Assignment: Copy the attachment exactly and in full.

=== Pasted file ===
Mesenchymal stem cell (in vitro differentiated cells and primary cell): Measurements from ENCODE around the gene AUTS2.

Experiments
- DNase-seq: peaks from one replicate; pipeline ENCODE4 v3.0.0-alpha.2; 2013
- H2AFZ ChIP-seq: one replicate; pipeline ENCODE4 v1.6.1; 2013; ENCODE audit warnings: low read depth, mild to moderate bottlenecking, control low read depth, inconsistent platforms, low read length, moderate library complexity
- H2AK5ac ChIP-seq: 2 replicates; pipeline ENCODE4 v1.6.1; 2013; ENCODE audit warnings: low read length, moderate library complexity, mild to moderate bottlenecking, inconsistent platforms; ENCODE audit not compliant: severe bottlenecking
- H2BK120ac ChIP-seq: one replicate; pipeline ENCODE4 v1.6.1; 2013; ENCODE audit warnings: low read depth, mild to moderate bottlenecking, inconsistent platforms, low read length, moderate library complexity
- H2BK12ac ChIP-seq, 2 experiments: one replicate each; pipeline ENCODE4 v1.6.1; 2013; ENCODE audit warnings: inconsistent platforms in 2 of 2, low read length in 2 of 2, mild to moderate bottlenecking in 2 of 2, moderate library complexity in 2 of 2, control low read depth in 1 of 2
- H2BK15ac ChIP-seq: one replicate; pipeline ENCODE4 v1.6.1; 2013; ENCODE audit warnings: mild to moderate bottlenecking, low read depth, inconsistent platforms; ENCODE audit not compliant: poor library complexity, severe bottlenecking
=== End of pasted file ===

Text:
Mesenchymal stem cell (in vitro differentiated cells and primary cell): Measurements from ENCODE around the gene AUTS2.

Experiments
- DNase-seq: peaks from one replicate; pipeline ENCODE4 v3.0.0-alpha.2; 2013
- H2AFZ ChIP-seq: one replicate; pipeline ENCODE4 v1.6.1; 2013; ENCODE audit warnings: low read depth, mild to moderate bottlenecking, control low read depth, inconsistent platforms, low read length, moderate library complexity
- H2AK5ac ChIP-seq: 2 replicates; pipeline ENCODE4 v1.6.1; 2013; ENCODE audit warnings: low read length, moderate library complexity, mild to moderate bottlenecking, inconsistent platforms; ENCODE audit not compliant: severe bottlenecking
- H2BK120ac ChIP-seq: one replicate; pipeline ENCODE4 v1.6.1; 2013; ENCODE audit warnings: low read depth, mild to moderate bottlenecking, inconsistent platforms, low read length, moderate library complexity
- H2BK12ac ChIP-seq, 2 experiments: one replicate each; pipeline ENCODE4 v1.6.1; 2013; ENCODE audit warnings: inconsistent platforms in 2 of 2, low read length in 2 of 2, mild to moderate bottlenecking in 2 of 2, moderate library complexity in 2 of 2, control low read depth in 1 of 2
- H2BK15ac ChIP-seq: one replicate; pipeline ENCODE4 v1.6.1; 2013; ENCODE audit warnings: mild to moderate bottlenecking, low read depth, inconsistent platforms; ENCODE audit not compliant: poor library complexity, severe bottlenecking